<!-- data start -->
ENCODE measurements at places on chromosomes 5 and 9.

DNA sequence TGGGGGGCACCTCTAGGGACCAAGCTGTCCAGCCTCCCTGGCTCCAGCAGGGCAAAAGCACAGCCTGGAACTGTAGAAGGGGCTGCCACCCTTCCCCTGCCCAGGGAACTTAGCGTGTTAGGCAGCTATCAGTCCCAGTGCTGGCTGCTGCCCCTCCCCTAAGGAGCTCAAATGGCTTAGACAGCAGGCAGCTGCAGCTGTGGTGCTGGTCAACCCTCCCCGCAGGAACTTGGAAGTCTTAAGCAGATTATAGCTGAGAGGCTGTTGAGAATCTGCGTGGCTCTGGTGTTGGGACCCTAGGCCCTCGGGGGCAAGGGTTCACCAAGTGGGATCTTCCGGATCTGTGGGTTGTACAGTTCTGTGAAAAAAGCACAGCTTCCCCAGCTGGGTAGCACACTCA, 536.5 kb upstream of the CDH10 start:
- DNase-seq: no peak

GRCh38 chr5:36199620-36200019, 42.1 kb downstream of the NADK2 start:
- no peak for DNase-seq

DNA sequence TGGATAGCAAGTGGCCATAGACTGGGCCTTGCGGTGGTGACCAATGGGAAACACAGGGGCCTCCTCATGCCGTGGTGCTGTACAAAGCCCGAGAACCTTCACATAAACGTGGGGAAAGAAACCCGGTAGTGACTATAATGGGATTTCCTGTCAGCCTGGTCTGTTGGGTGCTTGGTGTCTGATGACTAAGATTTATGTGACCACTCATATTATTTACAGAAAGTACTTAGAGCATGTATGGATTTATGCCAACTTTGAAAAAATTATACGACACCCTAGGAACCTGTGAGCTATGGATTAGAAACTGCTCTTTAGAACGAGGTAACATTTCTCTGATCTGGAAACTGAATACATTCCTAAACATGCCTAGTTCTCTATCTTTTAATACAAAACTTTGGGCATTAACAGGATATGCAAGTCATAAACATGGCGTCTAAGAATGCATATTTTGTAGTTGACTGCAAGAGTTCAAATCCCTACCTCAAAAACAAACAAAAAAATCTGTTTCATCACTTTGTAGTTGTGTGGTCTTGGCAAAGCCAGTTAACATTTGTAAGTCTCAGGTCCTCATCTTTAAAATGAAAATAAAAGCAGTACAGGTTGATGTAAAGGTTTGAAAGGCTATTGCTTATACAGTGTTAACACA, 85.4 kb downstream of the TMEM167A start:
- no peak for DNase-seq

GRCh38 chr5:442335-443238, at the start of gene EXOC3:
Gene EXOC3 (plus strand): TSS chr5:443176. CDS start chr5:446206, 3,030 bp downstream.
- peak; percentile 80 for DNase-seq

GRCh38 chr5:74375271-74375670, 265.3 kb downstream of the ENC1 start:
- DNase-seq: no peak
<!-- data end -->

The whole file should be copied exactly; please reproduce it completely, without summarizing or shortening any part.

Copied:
ENCODE measurements at places on chromosomes 5 and 9.

DNA sequence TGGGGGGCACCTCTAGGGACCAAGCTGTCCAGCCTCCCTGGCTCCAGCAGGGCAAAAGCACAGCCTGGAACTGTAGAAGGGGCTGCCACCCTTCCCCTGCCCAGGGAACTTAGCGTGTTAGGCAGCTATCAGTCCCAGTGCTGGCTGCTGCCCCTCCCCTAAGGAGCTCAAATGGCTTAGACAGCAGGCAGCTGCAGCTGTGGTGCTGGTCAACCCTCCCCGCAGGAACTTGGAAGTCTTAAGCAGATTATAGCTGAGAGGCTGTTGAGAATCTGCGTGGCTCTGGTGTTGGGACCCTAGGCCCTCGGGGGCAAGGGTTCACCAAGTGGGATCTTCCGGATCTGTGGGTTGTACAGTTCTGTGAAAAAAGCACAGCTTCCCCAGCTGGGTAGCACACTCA, 536.5 kb upstream of the CDH10 start:
- DNase-seq: no peak

GRCh38 chr5:36199620-36200019, 42.1 kb downstream of the NADK2 start:
- no peak for DNase-seq

DNA sequence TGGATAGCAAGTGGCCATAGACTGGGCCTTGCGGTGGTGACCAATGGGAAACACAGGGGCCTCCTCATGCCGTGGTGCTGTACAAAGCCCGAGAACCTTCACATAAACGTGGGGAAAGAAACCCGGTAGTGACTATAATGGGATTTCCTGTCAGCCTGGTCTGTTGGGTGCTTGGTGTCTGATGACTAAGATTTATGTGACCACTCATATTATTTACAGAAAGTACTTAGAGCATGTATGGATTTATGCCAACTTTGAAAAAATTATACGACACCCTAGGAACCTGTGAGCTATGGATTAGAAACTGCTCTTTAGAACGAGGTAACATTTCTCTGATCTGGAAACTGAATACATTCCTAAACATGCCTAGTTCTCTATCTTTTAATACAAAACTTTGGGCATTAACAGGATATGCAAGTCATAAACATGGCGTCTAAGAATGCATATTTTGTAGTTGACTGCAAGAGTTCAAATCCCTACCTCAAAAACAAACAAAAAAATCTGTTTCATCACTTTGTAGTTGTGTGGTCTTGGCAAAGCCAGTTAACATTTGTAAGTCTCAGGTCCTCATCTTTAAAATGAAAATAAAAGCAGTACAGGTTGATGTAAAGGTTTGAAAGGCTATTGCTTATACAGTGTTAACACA, 85.4 kb downstream of the TMEM167A start:
- no peak for DNase-seq

GRCh38 chr5:442335-443238, at the start of gene EXOC3:
Gene EXOC3 (plus strand): TSS chr5:443176. CDS start chr5:446206, 3,030 bp downstream.
- peak; percentile 80 for DNase-seq

GRCh38 chr5:74375271-74375670, 265.3 kb downstream of the ENC1 start:
- DNase-seq: no peak